Red state? Blue state? Taking a look at Michigan's (political) identity crisis
It's a "swing-state" edition of It's Just Politics this week. The big political question in the mitten-state currently seems to be "Is Michigan a true battleground - a swing state - in this year's presidential race?" You certainly would not be blamed for thinking so considering all of the campaign love that Michigan got this week.
Vice President Joe Biden was in Detroit on Wednesday, Wisconsin Governor Scott Walker was in West Michigan yesterday campaigning on behalf of fellow Republicans Mitt Romney and Paul Ryan and, just today, Governor Romney and Congressman Ryan visited Commerce Township.
Are we a (politically) fickle state?
This level of attention would seem to suggest that Michigan is a battleground state alongside those perpetual swingers: Ohio, Florida, Pennsylvania and Colorado. There are certainly reasons to believe why this could be the case, even though Michigan has gone for the Democratic nominee in the last five presidential cycles. But, if you look back even further, the five cycles before that, Michigan voted for the Republican presidential candidate every time.
It would appear that we are a fickle state. Michigan may be blue, but it elects Republicans in statewide races all the time: Governor Rick Snyder, Attorney General Bill Schuette and Secretary of State Ruth Johnson – just to name a few. And, even while Democrat Jennifer Granholn was governor, Attorney General Mike Cox and Secretary of State Terri Lynn Land were both Republicans.
Interestingly enough, Michigan’s record tilts more heavily toward sending Democrats to Washington D.C.. Senators Carl Levin and Debbie Stabenow are, of course, Democrats. And, in this election cycle, Republican Senate nominee Pete Hoekstra hopes to alter that trend, like Spence Abraham did –albeit for just one term – in 1994.
What do the polls say?
In this year's race, President Obama’s generally been given the edge in most polls in the state, even though Mitt Romney was born in Michigan and his father was governor here. But, just because he can claim "native-son" status, the Romney name does not always equal ballot magic. Romney's brother, Scott Romney, lost his reelection bid to the Michigan State University and his mother Lenore Romney failed in her U.S. Senate bid back in 1970. A former sister in law, Ronna, who ran with the Romney name also lost a Senate race.
A poll was released this week by Foster McCollum White and Associates for the Fox TV station in Detroit that gave Romney a four point lead over President Obama; and a slight lead for Pete Hoesktra over Senator Debbie Stabenow.
But, then, another poll was released this week that put President Obama and Senator Stabenow in the lead. So, it begs the question - which poll is right? The reality is there’s no objective measure for regular folks to use to judge the credibility of a poll. The only reality to compare it to is… other polls.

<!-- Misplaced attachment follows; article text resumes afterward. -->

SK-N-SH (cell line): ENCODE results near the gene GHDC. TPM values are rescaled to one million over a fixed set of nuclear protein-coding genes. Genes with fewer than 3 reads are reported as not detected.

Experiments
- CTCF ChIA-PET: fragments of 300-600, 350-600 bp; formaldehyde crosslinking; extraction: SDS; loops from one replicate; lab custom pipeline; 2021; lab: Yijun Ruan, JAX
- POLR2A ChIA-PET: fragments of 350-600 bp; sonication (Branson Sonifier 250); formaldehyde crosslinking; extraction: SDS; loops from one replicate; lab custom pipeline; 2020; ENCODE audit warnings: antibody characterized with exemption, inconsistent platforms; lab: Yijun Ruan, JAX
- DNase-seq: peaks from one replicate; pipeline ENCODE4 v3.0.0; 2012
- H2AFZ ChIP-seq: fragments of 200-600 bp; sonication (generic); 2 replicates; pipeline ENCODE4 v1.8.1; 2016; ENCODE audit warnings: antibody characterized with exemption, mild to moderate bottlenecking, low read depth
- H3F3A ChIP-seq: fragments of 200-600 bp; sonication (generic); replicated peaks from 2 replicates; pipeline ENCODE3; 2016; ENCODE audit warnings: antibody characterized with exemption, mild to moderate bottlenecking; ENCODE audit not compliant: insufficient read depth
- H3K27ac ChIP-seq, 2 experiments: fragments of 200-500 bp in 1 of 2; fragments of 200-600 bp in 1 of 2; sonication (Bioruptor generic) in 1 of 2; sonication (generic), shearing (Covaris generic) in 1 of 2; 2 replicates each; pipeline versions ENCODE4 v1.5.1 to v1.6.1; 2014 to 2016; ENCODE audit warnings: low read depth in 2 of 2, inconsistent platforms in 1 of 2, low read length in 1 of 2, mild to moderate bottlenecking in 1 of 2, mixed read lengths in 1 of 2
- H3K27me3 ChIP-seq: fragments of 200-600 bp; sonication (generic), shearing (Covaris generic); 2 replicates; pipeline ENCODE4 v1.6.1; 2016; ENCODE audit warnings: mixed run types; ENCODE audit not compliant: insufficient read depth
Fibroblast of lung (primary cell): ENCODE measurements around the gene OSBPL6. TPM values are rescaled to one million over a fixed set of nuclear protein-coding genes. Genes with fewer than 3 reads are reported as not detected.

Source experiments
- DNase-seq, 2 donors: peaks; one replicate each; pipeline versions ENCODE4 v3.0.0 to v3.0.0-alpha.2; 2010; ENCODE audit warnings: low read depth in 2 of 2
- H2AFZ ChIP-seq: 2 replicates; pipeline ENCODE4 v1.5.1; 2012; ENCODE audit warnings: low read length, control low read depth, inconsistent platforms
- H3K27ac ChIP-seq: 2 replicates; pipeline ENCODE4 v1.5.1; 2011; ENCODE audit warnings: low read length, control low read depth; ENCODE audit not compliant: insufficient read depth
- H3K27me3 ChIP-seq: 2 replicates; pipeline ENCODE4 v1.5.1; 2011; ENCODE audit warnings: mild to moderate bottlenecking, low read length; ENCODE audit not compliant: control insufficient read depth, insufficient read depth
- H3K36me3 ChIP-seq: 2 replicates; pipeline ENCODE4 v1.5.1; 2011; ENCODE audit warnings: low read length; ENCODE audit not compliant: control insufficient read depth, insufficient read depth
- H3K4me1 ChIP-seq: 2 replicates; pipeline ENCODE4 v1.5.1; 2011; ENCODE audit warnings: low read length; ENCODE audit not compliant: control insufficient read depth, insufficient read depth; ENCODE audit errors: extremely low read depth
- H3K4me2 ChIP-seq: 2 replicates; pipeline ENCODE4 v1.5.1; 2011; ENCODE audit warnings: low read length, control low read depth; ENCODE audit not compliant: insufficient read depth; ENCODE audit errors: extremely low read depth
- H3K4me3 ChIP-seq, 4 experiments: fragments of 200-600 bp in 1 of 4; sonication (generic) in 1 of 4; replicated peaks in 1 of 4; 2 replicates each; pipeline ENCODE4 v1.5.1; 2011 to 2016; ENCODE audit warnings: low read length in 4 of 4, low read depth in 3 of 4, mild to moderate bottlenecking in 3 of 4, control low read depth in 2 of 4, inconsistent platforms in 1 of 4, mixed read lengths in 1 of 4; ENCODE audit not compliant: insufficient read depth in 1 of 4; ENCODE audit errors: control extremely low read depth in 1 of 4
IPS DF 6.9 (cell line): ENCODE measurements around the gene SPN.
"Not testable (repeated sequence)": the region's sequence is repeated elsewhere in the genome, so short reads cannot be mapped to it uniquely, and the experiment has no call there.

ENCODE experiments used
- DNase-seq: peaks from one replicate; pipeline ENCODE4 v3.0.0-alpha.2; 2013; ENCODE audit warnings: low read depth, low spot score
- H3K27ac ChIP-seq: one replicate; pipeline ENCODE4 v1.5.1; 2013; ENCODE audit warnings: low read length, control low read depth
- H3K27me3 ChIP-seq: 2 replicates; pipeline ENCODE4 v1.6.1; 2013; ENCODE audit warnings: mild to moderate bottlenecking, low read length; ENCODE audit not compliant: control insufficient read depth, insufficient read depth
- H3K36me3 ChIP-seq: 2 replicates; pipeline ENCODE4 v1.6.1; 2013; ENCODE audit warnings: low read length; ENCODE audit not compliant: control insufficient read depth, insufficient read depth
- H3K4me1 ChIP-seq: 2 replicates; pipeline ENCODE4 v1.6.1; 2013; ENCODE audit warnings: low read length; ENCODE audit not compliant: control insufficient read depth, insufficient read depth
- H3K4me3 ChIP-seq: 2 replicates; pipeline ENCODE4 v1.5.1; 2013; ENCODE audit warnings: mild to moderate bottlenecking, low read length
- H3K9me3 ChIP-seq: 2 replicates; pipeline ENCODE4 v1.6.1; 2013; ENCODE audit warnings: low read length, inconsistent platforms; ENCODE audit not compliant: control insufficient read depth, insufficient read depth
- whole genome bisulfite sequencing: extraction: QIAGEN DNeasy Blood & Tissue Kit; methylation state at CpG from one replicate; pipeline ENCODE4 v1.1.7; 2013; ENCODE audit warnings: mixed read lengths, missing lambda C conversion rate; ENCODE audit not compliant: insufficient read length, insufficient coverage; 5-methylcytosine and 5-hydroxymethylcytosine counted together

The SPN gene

Is Michigan a swinging state?
So, aside from the polls - the question remains: are we a swing state or not? It would seem if the presidential campaigns didn’t think Michigan was relevant to them in November then they wouldn't be spending so much time here. But, one can argue that there are a whole lot of other reasons why candidates visit a place. Certainly, persuading voters is a big one. Keeping the base energized is another - especially in a year like this when it seems like most people have made up their minds who they want, or who they don’t want in the White House.
Also, these rallies can be coordinated with fundraising trips. California and New York are not contested states but candidates will fly in to deliver a speech and collect the money that pays for national TV ad buys. Metro Detroit and Grand Rapids have enough money to make a trip worthwhile – book ended by some campaign appearances.
Never gonna give you up
It would also seem that even if Romney didn't think he could win Michigan that he still wouldn't give up on the state the way John McCain famously did four years ago. McCain had a "connection" to Michigan based on his 2000 establishment-shaking Republican primary victory over then-Texas Governor George W. Bush. But, Mitt Romney was born here, still has family here, and the optics of a Michigan exit would presumably be devastating.
Meanwhile, the very respectedFiveThirtyEightblog (one of our personal favorites) rates each state’s chances of going for either Romney or Obama based on following a set of public opinion surveys of each state. Currently, Michigan is at an 89.6 percent probability of going with President Obama and a 0.9 percent chance of being the state that decides the election. But, of course, that can quickly change. After all, it’s voters, not pollsters who will have the final say.
So, swing-on voters... swing-on.